Internships are an essential experience for student journalists. They give us real-life experience in a newsroom and allow students to publish our first tentative copy, our baby steps into the world of journalism. They’re a privilege and they’re a rite of passage.
This is why our world was rocked last week when an anonymous piece was published in Melbourne University magazine Farrago by student Sasha Burden claiming to reveal a misogynistic, callous culture at the Herald Sun. She objected to the “heteronormative, white, elitist opinions” expressed by the paper’s journalists, which included an editorial discussion about breast implants on pigs, or “perky porkers” and a request that a female journalist needed to write an article about liking chocolate.
The first response of many people at my university was that she had crippled internship programs across the profession. There would be less incentive to treat us as adults any more and we could probably expect chillier receptions in the future. As a senior journalist at the ABC tweeted, “Interns will be less trusted from now on”.
A large number of my peers have had internships at the Herald Sun, as well as other publications such as the Colac Herald, the Examiner and the Melbourne Weekly. Many of the people I spoke to felt that a lot of what Burden saw is part and parcel of working in a newsroom, or anywhere for that matter.
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“A workplace is a microcosm of society,” said a former journalism student who now works at the ABC and asked for her name not to be published. “You will meet people with uneducated and confronting views. If every intern was to whistleblow on their employer, we’d uncover a shitstorm. An internship is about tact and maturity — something this intern lacked in my opinion. If anything, it just proved she’s far too inexperienced to be working in a newsroom with adults.”
Others said they had simply never experienced anything like what she described. RMIT student Andrea Nierhoff, who has interned at three separate publications, spoke positively of her experiences as an intern at the Herald Sun.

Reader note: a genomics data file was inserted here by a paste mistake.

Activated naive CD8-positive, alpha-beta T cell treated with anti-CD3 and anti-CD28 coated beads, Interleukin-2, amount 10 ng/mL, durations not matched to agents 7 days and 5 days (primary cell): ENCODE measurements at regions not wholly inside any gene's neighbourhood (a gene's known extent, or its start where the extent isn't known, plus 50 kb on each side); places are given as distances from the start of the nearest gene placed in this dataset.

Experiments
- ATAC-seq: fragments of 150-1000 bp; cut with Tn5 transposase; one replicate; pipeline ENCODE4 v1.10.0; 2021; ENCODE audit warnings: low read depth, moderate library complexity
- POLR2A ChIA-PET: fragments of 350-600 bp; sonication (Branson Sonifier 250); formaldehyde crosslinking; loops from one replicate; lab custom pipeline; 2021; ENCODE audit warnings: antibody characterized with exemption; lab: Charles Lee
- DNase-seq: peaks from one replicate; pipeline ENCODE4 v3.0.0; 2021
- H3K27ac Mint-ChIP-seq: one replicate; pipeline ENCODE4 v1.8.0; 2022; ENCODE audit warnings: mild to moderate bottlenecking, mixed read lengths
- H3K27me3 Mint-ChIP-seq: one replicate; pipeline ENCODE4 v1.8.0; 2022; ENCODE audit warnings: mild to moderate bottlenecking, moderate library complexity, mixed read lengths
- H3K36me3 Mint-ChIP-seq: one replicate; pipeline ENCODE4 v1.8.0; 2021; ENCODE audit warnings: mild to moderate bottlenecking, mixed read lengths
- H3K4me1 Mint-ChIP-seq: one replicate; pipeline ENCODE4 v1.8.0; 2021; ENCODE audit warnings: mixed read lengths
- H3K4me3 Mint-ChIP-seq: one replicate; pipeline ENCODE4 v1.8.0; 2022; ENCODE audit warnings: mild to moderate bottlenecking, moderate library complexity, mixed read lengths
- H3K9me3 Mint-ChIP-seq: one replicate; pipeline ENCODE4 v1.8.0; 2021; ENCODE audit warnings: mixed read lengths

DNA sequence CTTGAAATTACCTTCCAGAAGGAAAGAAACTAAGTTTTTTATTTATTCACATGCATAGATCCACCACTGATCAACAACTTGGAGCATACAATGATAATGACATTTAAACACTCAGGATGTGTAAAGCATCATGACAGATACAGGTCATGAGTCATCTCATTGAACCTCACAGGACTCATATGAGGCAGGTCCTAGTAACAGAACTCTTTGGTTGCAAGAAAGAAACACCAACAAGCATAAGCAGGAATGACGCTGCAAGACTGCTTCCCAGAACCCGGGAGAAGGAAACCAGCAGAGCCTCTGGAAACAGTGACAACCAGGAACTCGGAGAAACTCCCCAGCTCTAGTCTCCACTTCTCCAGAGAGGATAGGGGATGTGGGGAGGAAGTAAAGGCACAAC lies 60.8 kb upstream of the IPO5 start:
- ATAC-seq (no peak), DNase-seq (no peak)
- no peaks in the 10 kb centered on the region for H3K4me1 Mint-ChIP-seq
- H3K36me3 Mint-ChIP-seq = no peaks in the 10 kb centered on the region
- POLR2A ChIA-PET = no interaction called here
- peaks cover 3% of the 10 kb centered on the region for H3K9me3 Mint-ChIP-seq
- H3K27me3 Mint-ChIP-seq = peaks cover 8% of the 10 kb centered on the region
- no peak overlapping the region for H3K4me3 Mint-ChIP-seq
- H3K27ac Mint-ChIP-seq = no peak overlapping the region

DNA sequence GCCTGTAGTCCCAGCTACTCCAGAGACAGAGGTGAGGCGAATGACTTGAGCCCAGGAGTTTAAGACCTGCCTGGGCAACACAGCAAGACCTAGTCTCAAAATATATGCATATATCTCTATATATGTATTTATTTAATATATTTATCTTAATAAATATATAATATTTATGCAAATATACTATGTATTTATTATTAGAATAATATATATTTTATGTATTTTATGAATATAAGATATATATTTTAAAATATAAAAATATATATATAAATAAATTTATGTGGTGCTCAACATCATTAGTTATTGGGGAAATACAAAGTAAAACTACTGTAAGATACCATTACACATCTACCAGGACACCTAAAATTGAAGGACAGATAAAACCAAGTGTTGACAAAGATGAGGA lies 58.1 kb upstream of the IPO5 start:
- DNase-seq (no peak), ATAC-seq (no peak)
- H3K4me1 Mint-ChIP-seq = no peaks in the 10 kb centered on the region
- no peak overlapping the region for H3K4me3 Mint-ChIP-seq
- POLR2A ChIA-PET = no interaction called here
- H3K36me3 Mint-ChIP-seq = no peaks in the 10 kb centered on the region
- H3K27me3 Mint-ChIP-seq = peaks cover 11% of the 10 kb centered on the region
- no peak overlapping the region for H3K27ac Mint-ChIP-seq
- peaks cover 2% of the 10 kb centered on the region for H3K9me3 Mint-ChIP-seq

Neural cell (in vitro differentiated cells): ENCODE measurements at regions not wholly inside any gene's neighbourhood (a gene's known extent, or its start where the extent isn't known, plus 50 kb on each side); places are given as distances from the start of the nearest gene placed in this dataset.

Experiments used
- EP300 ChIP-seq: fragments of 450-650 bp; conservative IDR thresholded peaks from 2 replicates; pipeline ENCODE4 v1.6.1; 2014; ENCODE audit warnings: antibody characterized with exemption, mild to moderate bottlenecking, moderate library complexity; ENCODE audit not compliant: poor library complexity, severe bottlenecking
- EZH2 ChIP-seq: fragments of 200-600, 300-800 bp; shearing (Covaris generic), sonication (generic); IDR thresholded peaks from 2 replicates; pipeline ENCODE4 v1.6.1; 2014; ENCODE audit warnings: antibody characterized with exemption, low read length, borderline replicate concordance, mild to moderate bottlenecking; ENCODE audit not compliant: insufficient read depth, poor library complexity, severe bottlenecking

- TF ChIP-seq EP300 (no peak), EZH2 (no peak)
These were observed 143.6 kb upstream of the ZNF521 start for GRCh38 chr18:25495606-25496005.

“I didn’t find anything shocking or any evidence of prejudiced attitudes. And I wouldn’t have been particularly shocked if I had. From what I saw, everyone was respectful and understanding. I especially didn’t find anything that made me think twice about the paper or the journalism industry in general,” she said.
A former Monash University student, who spent several months at the Herald Sun and also wished to remain anonymous, admitted she found the experience at times confronting and overwhelming.
“Sometimes I was shocked at the line that the paper took on what their target audience was. They took it so seriously,” she said. “It could make things a bit repetitive. Whenever we went out to do vox pops we had to find a tradie, young mothers, a token old person, the same kind of things all the time. Another reporter and I once spent hours driving around Melbourne looking for a tradie and when we found one I was so grateful I didn’t wait for the car to stop, I just jumped out.”
However despite this she said she never had any problem with the culture at the paper.
“I genuinely found them to be the nicest people. There may be a line that the Herald Sun took on certain issues, but the thing I have to stress with that is that it isn’t the people in the newsroom. It’s just the line they have to take,” she said.
Many of the former interns I spoke to said they found the experience intense and unexpected. Some others thought they had to roll with the punches and learn from the team rather than questioning their editorial policy. All said they had never seen anything particularly offensive in their time working in the industry.
RMIT student Annie Kearney, who also interned the Herald Sun, said perhaps Burden just didn’t know what she was getting herself into. “I think she didn’t understand what it was going to be like. A lot of people finish a degree in journalism and they don’t know what a newsroom will be like. People come out of university and it’s a very PC, learning environment where everyone wants to learn and then they go into an area where it’s high pressure and intense and they’re shocked. It’s not pretend in a newsroom.”